It was 12:42 a.m., June 3, 1997, and Officer Malcom Thompson, of the Kissimmee (Fla.) Police Department, was investigating a suspicious person report. He noticed someone who matched the description standing next to a cab, using the phone booth at the convenience store. Thompson, a 25- year veteran of police work, recognized him as a local criminal, who had been discussed as a possible suspect in a recent string of hold-ups.
I notified dispatch that I was on the way to back offer officer backup as they confirmed the suspect was indeed wanted for armed robbery.
Earlier in the evening, the suspect had robbed two tourists, then carjacked a cab driver, whom he was holding hostage as he talked on the phone. He was armed with an eight-shot, .22- caliber revolver.
Thompson went to go hands-on with the suspect. No, he didn't wait for back-up. No, he didn't draw his firearm. He told the suspect that he was going to have to come with him.
The suspect shouted, "Fuck you, cop! I'm not going back to prison!" and pulled the revolver out of a pocket. He shot at Thompson six times. Three of the shots hit the officer in the head, throat and chest. The suspect then got into the cab, placed the revolver against the head of the cab driver and demanded he drive away.
Despite being hit by what doctors would later call three fatal shots, Thompson did not surrender. He approached the ca, weapon now drawn, and fired six rounds at the suspect, who had climbed into the back seat of the cab and was trying to escape out the opposite side door.
Thompson's left eye was shattered, his left lung had collapsed, and he was bleeding profusely from the throat wound, but he continued around the cab. When he saw the suspect, with the revolver still clutched in his had, attempting to crawl out of the bad, Thompson fired six more times. Every police round fired was accounted for. They had all hit the suspect, who died in the parking lot- with two live rounds in his revolver.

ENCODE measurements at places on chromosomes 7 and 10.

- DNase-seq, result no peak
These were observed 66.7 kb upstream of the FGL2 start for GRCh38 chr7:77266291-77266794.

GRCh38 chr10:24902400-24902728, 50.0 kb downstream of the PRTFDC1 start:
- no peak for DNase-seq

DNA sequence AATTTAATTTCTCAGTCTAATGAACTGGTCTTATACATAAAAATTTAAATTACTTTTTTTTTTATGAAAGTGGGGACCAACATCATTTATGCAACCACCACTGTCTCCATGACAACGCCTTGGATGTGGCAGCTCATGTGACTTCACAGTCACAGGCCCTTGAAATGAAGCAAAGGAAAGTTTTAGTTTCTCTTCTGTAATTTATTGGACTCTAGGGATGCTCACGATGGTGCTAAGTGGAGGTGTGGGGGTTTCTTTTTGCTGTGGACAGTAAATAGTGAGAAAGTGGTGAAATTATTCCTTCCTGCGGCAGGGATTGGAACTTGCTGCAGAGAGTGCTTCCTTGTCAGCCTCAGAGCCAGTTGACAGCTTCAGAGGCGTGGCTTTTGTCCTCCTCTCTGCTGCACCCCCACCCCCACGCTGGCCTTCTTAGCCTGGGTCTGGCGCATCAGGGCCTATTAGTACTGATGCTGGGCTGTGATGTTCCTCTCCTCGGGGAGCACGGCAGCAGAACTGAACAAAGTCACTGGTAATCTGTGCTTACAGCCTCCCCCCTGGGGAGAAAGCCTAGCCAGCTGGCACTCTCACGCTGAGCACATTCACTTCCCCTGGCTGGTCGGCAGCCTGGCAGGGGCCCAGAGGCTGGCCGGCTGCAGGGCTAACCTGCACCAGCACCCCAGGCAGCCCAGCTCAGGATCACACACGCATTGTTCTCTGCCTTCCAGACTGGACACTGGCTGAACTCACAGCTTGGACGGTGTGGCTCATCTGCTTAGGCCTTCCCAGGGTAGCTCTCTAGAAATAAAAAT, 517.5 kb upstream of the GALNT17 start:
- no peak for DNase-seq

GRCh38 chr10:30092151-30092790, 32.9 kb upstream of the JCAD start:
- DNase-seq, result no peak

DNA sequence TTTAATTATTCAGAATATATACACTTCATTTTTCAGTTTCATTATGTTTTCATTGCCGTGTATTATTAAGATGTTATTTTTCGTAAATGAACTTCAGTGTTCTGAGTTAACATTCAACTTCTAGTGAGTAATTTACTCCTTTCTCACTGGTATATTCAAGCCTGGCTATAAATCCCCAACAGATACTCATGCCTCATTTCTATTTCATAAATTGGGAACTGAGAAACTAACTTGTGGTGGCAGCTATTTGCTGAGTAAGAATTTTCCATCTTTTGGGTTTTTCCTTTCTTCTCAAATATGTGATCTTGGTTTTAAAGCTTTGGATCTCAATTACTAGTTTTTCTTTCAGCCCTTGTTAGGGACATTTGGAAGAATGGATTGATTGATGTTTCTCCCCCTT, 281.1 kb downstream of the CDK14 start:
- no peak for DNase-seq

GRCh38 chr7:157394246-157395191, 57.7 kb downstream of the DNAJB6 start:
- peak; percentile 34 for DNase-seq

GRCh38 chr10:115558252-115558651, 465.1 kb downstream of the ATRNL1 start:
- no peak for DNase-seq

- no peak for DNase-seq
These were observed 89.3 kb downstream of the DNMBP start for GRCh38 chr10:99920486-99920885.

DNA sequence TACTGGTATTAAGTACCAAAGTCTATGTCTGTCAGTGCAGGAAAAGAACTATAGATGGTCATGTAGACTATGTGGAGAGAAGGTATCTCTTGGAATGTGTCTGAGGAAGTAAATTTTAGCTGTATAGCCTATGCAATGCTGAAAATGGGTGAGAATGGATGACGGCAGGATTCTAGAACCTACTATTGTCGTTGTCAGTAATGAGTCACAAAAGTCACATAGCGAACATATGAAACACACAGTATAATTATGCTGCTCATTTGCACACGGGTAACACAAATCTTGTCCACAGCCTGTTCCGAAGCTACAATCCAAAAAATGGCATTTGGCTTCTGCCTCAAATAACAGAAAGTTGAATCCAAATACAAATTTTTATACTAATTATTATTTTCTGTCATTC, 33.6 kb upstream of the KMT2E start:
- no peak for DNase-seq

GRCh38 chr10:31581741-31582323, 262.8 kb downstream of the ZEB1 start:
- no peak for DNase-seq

As another officer and I applied direct pressure to his massive wounds and called for Fire Rescue, Thompson kept asking us if the bad guy was down. He was concerned for the safety of responding officers. He told me he wanted his wife to come to the scene. He asked if his dog was all right.
While we tried to comfort out colleague, our squad members converged on the location. They began securing the crime scene, identifying evidence, contacting witnesses and setting up a landing zone for the medevac helicopter.
A few minutes later, the Fire Rescue guys arrived in the Orange County Sheriff's Office helicopter, Chase One, and began emergency medical treatment. Thompson was then airlifted to a waiting surgical team that worked for hours to stabilize him.
The Osceola County Sheriff's Office began helping us answer our calls for service, filling in for officers and dispatchers who were busy, dealing with the tasks associated with an investigation involving a critically injured officer and officer shooting. Overall, it was an impressive display of teamwork.
Though Thompson lost the use of his left eye, and will not likely be able to return to full police duty, he survived and is still as tough as ever. He freely admits his mistakes. But Thompson displayed what we try to teach recruits in the academy, and new officers in the F.T.O. program: the will to survive.
Hopefully Thompson, a defensive tactics and firearms instructor, will be able to talk about his experience with new recruits. For my part, whenever I teach officer survival in the academy or meet a new officer who didn't know him, I'll point to one of my partners and say, "That's a hero. That's a cop."
Commander Russell Barnes, an 18- year veteran of law enforcement, currently works with the Kissimmee, Fla., Police Department. He is currently assigned to the professional standard division.